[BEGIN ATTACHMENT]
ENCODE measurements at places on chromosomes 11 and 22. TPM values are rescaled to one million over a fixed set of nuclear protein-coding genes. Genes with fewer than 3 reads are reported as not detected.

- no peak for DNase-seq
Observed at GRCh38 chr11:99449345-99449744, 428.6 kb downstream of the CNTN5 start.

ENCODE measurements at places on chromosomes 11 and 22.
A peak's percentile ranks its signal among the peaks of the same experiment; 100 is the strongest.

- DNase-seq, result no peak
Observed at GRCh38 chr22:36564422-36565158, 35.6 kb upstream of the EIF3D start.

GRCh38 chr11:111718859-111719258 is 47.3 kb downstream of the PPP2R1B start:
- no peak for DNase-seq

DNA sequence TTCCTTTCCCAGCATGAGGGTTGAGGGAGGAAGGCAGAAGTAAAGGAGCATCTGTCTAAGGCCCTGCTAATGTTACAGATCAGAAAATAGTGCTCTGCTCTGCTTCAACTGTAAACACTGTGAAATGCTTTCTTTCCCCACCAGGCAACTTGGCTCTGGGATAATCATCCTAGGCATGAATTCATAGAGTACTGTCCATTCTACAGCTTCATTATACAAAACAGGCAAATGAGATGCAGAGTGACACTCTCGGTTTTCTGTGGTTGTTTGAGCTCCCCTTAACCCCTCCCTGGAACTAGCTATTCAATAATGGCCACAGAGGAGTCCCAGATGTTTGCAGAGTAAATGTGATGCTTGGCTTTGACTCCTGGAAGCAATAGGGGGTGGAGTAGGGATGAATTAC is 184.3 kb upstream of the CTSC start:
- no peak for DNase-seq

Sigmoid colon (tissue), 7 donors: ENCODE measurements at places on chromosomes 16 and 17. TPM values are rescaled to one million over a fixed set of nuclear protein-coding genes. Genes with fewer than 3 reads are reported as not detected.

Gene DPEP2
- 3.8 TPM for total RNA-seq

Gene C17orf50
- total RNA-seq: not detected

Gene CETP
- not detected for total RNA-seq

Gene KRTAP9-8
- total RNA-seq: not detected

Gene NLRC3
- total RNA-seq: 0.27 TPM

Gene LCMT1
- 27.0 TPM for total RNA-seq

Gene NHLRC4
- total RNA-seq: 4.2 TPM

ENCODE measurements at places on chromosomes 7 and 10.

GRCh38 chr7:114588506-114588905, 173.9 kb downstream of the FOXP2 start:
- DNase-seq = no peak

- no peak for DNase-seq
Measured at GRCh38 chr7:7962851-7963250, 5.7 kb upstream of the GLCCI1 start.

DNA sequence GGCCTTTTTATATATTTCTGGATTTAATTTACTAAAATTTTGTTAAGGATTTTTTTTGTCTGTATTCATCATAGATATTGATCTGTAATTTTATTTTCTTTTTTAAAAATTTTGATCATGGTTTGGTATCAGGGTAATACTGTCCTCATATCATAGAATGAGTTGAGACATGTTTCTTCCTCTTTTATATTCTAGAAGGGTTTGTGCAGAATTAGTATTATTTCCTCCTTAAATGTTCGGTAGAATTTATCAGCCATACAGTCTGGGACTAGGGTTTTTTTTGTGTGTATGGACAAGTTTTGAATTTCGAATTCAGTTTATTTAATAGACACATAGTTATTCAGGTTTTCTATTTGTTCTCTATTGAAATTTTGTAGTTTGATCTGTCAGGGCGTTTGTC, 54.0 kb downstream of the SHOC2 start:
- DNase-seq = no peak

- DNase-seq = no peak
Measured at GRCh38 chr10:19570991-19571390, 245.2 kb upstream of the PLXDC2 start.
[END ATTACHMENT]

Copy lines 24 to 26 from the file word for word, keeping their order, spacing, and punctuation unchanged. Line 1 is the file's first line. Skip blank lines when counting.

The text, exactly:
- 27.0 TPM for total RNA-seq

Gene NHLRC4
- total RNA-seq: 4.2 TPM